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Apartment Singing

by | Feb 26, 2022 | Practicing, Resources, Voice

We all know that practicing between lessons is where the real magic happens. Solo Practice is an essential component to making changes to your habits and gaining more individual ownership of your creative choices. However, some singers — especially apartment dwellers– worry about their living situation interfering with their ability to focus (and/or driving family, roommates or neighbors nuts!). And, of course, if you’re taking online lessons, being comfortable singing openly and freely is a key part of the game, too!

If you struggle with these challenges, the first tip we have for you is to consider singing in unusual spaces in your apartment. Kitchens and Bathrooms tend to share walls with other kitchens/baths and have plumbing in between, so the sound doesn’t transfer as much through the pipes and dead space (plus who doesn’t love that extra bathroom reverb on their sound?). Walk-in closets also make a great “sound booth” since your clothes will absorb lots of sound (a surprisingly common solution for home recording) and are also likely to back to other closets, hallways, etc. so that your wall isn’t shared with a high-use area that may bother others. For many singers, just committing to singing in one of these unusual spaces only is enough!

Beltbox is a super effective little tool! Singing into this handheld device really diminishes sound without changing your experience of singing terribly much. This little handheld thing is SUPER effective (I’ve tried it myself) and budget-friendly. It’s pretty impressive how much sound it muffles— you could practice at full voice in the middle of the night and not bug anyone. But, since it’s cutting the sound, it won’t give you much aural feedback—which is both good and bad. I encourage my singers to practice by FEEL over sound anyway, so singing into the BeltBox is great for repeating the same feeling over (to create muscle memory) while relying on the feel of the action instead of the sound (great practice for not listening to yourself– important for gigging singers who may not always have great monitor access). Of course, for the best experience, you will have to sing full-out into the room occasionally also– But, the Beltbox allows you to cut down practice noise significantly. For more tips on how to maximize your practice, read “Practicing: How vs. How Much?” and “Benefits of Recording Yourself”.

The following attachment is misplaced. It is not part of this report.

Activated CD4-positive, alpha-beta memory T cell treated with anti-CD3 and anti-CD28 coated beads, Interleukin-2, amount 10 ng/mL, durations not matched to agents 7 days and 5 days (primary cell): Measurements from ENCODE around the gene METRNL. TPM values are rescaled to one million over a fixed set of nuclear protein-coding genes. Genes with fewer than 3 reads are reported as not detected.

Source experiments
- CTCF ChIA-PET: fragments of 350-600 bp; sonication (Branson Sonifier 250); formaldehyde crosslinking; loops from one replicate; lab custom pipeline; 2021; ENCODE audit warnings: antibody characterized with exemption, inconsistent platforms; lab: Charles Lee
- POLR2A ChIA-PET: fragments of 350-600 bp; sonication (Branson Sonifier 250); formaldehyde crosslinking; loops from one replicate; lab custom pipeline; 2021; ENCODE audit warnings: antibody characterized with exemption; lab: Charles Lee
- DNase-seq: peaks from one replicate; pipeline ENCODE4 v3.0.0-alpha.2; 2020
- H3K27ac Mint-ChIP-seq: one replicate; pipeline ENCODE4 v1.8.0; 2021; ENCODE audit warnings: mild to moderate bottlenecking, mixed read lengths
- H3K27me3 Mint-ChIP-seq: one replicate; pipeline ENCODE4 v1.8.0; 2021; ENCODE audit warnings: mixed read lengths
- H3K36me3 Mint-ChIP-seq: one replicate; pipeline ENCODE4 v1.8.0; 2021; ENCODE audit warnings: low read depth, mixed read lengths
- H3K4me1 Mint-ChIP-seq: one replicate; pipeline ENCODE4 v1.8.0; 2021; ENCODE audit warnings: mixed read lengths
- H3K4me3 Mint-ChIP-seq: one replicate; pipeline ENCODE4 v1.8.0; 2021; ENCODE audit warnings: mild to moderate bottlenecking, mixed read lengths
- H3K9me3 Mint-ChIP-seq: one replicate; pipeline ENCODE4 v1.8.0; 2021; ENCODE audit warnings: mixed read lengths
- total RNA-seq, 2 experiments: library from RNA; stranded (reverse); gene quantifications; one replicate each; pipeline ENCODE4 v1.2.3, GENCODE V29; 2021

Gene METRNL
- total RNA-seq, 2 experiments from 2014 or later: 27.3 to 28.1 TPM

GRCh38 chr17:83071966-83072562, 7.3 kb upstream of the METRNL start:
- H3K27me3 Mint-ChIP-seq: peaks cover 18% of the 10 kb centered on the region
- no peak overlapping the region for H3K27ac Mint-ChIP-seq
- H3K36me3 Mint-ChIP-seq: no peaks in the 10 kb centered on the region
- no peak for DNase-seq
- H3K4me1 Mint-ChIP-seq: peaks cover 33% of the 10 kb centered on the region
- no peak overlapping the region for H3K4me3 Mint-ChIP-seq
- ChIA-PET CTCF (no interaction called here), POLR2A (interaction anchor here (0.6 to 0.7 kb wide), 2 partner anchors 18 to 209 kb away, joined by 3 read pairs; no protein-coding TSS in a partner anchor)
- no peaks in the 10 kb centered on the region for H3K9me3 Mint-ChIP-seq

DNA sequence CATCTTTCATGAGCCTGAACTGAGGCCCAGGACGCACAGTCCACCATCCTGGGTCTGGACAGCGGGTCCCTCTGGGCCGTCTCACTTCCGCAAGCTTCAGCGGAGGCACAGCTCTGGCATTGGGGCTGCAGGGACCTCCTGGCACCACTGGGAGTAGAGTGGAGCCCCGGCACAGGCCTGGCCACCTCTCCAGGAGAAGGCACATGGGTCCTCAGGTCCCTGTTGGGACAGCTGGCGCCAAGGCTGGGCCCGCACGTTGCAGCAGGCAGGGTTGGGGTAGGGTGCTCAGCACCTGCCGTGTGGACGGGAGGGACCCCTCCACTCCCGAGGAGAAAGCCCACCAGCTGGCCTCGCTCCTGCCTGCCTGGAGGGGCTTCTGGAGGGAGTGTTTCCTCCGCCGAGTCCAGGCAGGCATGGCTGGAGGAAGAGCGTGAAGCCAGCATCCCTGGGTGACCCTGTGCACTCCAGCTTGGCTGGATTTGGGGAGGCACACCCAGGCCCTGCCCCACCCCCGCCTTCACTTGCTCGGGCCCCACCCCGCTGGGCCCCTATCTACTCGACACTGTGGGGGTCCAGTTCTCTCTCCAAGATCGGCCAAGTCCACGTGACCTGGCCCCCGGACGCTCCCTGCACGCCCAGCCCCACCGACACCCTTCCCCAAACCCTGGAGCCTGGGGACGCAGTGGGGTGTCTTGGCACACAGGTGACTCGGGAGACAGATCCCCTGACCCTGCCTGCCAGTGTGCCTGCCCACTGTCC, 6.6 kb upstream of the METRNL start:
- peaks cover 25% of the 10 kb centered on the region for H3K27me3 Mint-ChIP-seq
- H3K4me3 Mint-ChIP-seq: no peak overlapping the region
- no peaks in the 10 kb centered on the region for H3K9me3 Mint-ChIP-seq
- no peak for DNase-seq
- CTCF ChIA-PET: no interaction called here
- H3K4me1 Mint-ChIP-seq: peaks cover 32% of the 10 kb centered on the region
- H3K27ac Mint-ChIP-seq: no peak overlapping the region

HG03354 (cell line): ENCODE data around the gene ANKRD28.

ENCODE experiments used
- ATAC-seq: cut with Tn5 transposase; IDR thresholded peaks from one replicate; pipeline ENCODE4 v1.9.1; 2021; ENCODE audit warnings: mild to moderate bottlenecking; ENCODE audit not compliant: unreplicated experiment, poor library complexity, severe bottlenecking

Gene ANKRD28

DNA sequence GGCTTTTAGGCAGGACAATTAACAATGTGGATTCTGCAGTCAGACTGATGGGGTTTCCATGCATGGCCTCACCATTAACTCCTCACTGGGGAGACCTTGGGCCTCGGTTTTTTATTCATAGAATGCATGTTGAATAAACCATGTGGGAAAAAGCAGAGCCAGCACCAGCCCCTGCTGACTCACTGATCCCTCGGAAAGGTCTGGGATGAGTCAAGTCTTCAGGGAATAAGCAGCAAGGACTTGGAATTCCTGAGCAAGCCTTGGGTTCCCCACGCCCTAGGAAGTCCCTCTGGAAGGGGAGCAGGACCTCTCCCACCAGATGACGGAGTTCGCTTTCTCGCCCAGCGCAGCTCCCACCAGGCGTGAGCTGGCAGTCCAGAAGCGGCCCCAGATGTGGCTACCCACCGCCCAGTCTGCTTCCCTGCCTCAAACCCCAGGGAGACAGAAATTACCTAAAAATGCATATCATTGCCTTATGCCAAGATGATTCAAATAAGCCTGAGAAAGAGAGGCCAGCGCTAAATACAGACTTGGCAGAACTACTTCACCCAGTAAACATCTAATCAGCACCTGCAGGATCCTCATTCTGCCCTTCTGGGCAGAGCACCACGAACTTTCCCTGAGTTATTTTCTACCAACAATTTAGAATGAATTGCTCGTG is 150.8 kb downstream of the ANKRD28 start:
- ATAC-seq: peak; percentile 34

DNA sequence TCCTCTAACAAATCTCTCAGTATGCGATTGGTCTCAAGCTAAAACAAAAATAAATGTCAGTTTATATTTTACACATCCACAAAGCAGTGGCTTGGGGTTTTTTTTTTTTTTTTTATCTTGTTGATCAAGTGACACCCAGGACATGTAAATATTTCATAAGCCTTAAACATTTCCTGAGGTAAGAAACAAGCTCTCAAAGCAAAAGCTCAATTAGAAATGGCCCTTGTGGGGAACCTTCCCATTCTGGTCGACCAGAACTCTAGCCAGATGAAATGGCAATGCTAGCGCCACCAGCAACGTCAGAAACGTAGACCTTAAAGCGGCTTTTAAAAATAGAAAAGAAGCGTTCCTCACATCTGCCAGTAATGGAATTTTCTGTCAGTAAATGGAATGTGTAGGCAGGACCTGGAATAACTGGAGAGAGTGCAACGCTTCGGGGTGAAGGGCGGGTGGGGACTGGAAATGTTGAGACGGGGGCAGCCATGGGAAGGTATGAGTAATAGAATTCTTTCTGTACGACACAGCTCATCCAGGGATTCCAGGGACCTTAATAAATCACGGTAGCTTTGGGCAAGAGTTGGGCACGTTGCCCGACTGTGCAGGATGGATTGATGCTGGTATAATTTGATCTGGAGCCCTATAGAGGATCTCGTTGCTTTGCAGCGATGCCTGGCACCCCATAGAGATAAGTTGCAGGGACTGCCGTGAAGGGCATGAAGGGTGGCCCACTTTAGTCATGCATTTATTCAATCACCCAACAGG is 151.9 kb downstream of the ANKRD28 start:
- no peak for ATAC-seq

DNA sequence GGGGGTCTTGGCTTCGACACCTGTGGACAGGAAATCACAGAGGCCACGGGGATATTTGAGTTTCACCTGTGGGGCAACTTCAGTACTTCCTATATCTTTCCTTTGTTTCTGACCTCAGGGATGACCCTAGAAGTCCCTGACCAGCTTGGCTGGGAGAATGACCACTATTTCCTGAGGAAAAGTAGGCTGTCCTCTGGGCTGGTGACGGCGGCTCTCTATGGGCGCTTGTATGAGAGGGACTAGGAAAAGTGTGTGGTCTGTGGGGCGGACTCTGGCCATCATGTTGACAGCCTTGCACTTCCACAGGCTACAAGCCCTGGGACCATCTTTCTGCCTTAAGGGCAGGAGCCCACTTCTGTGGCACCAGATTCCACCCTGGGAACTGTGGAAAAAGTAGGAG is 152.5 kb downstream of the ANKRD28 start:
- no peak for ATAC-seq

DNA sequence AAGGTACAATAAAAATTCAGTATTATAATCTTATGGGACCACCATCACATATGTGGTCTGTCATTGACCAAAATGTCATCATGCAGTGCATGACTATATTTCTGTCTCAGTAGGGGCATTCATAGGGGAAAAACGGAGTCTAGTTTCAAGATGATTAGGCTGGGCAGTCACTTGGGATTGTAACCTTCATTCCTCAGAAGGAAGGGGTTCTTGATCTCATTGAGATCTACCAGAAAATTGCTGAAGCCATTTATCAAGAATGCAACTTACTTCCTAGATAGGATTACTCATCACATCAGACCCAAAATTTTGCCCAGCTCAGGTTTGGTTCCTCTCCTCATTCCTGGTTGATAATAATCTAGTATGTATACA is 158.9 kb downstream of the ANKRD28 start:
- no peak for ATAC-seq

To continue lessening your sound output, a small investment can go a long way. Tools such as sound-absorbing foam, sound-dampening blankets, or even (if you’re willing to be a bit spendy) a portable vocal booth, can seriously reduce the ability of your voice to cross through walls. Keep in mind that the goal is not silence– even if your solution isn’t completely muffling or sound-proofing your vocals, anything you can do to add another layer for the sound waves to travel through helps to break them up and lessen their ability to travel and reach others in separate spaces.

When looking for sound leaks, don’t forget about doors! Doors are generally the main culprit in sound transfer in your home. While walls are likely to have some form of insultation to break up sound waves, doors can range from light and flimsy to (better for cutting sound) heavy solid woods. If your doors seem to be the trouble, a doorway sound curtain could be the solution you need!

If you REALLY need to soundproof, Isolation Booths like this one or this one — most effective options, but also priciest! We recommend consulting on your individual needs before purchasing.

Still not sure if singing at home will work for you? Book a free consultation here; let’s chat and sing and test out your options!

Lastly, if home practice just isn’t in the cards for you, some singers practice and join their lessons from their cars! Of course, in this case, you’ll need to be double careful about encouraging good low diaphragmatic breathing and support (harder to accomplish while seated, but not impossible). However, car singing is better than no singing! You could also try reaching out to your local churches to rent (or trade volunteer hours for) their choir practice spaces when not in use, or local universities and schools (especially those which offer music performance degree programs since they likely have dedicated practice spaces available) to see if rental options may exist there. Good luck finding the right fit for your singing needs!

Questions? Get in touch!